I Feel Bad About My Neck: And Other Thoughts on Being a Woman
Who better to find humor in the indignities of aging than the wisely witty Nora Ephron? Published in 2006 when she was 65, six years before she died from cancer-related pneumonia, Ephron's book is a comic classic that's as sharp, funny and New York-centric as she was. Yes, she talks about her huge successes (writing the screenplay for When Harry Met Sally, for one) and her failures (marrying Carl Bernstein was a disaster), but her focus is on more universal human experiences, including the saggy-neck effect: “Our faces are lies and our necks are the truth,” she writes. “You have to cut open a redwood tree to see how old it is, but you wouldn't if it had a neck."
Born a Crime: Stories From a South African Childhood
Noah, the 36-year-old host of The Daily Show, offers a memoir about his rise to success that manages to be both moving and tragic, as well as very funny. He was born to a black mother and a white father in Apartheid South Africa when that was a criminal act; as a result Noah spent most of his childhood hiding indoors to prevent arrest. But with the help of his fierce, ferociously funny mom, his life became an adventure, leading him to America and fame. Yes, parts of the book are heartbreaking (he ate caterpillars to assuage hunger), but it's ultimately a triumphant story of a remarkable man. Note that the audiobook version, narrated by Noah, is wonderful as well. An Audie Award-winner, it offers asides and conversational inflections that add even more life to the author's already vibrant storytelling.
Fey, a self-described “super nerd” who turned 50 in May, is as funny in her best-selling 2011 memoir Bossypants as she was as the beloved Liz Lemon on 30 Rock. In this series of autobiographical essays, she describes her early years working the Chicago improv scene, then conquering the male-centric Saturday Night Live (she was the show's first female head writer), writing the hit movie Mean Girls and more. Sure, she's wildly successful, but her stories are full of such appealing enthusiasm and funny self-deprecation, it's hard not to relate — and wish she were your gal pal. A New York Times review of the megahit said Fey offers “Nora Ephronisms for a new generation,” which is high praise indeed.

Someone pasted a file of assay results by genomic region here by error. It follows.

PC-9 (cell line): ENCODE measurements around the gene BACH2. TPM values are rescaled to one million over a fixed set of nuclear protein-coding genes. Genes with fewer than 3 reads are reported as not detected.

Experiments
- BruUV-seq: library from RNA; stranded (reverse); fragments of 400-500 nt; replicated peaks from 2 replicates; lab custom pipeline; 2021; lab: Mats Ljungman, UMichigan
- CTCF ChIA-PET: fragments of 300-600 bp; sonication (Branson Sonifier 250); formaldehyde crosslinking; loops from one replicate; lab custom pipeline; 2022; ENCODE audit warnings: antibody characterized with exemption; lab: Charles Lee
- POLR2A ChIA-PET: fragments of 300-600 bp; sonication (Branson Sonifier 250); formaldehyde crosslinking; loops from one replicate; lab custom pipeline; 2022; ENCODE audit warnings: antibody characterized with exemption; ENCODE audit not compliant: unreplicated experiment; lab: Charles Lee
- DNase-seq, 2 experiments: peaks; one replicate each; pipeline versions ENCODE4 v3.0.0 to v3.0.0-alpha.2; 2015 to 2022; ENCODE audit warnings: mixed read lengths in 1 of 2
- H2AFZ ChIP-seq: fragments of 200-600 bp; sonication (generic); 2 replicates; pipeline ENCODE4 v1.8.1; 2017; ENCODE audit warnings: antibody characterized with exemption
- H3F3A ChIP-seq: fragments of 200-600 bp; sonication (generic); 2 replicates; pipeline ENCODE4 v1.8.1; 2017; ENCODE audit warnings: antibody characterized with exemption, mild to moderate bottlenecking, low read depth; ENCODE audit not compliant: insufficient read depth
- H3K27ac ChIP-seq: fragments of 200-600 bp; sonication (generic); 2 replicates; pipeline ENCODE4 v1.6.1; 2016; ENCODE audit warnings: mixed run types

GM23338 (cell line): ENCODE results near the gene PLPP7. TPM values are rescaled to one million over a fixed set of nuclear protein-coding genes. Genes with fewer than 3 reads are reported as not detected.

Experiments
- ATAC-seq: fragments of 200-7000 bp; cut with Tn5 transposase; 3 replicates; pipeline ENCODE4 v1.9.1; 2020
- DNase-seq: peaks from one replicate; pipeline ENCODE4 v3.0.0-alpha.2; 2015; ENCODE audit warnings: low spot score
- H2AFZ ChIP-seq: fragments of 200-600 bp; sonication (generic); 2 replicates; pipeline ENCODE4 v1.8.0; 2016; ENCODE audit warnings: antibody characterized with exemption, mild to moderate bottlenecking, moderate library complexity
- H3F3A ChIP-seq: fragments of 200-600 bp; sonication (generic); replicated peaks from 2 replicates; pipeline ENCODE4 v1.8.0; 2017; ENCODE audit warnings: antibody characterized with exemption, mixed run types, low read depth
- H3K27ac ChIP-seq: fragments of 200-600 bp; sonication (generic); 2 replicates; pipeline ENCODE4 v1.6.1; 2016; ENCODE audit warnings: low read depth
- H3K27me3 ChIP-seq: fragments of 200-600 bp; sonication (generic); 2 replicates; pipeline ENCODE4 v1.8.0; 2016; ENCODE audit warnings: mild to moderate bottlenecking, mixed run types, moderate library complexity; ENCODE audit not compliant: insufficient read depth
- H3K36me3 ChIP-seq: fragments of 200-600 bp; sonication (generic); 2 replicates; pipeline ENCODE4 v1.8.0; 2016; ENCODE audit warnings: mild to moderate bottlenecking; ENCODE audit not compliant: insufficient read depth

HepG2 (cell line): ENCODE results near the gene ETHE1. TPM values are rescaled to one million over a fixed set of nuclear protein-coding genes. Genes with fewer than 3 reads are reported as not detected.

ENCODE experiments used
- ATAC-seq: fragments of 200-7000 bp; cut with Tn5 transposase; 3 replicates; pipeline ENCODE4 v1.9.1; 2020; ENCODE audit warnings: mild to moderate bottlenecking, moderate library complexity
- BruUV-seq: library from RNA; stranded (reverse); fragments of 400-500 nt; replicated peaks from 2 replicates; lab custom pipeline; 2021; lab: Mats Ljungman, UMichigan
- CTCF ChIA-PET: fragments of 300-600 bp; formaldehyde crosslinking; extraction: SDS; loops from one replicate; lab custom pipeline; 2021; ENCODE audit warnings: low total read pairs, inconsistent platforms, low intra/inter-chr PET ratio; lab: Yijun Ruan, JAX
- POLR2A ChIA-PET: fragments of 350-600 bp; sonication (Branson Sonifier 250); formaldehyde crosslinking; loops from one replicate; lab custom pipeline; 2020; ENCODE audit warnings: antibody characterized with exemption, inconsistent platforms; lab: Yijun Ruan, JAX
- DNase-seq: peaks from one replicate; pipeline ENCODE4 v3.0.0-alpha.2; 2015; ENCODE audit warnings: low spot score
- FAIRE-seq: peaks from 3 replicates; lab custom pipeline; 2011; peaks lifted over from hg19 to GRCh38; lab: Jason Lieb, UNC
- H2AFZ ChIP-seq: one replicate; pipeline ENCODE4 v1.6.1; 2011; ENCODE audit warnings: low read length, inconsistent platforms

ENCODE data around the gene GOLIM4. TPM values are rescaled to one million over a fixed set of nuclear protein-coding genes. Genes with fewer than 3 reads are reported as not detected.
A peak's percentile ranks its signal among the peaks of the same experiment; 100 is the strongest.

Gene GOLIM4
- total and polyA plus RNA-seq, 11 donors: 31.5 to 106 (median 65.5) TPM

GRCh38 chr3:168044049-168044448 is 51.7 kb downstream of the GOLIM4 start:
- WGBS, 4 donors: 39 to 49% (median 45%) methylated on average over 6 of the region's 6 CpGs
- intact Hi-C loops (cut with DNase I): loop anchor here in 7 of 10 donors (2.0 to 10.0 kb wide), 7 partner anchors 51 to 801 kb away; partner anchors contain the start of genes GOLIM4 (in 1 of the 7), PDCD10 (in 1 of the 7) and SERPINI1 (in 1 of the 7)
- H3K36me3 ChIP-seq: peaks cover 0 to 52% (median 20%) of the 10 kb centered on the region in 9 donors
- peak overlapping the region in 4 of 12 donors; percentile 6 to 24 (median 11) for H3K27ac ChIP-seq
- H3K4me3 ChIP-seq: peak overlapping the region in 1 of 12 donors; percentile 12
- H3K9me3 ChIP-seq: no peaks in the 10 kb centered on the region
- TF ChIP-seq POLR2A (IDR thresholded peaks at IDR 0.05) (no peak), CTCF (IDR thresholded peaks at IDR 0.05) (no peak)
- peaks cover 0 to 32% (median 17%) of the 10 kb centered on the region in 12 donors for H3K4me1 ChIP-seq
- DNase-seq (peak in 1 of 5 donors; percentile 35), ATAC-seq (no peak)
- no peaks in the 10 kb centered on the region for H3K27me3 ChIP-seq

Forever known as the smart, acerbic Princess Leia of Star Wars fame, Fisher's life as depicted in her 2008 memoir was chaotic and troubled, as well as, at times, hilarious. In Wishful Drinking, which was based on her one-woman stage show, the actress chronicles her childhood spent under the hot lights of Hollywood (her parents were the stars Eddie Fisher and Debbie Reynolds), drug use, bipolar disorder, movie and writing career, and dramatic romantic relationships, including with Paul Simon (they dated, married and divorced, then dated again). Spinning pain into comic gold is no easy feat, but Fisher, who died at age 60 in 2016, does it masterfully here.
Is Everyone Hanging Out Without Me? (And Other Concerns)
Kaling, the 41-year-old creator of the television hit, The Mindy Project, is even funnier on the page than she is on the screen. Her best-selling 2011 memoir details her youth; growing up with immigrant parents and dealing with the trauma of being a chubby kid; and her career, which soared after her stint as a writer and actress on the NBC sitcom The Office (she describes trying and failing to get costar Steve Carell to trade snark with her; he was just too darn nice). Warm and conversational, Kaling also points out spots in the book where readers might take a break, in case they need to go get a snack or put the clothes in the dryer. Who wouldn't want to hang out with an author like that?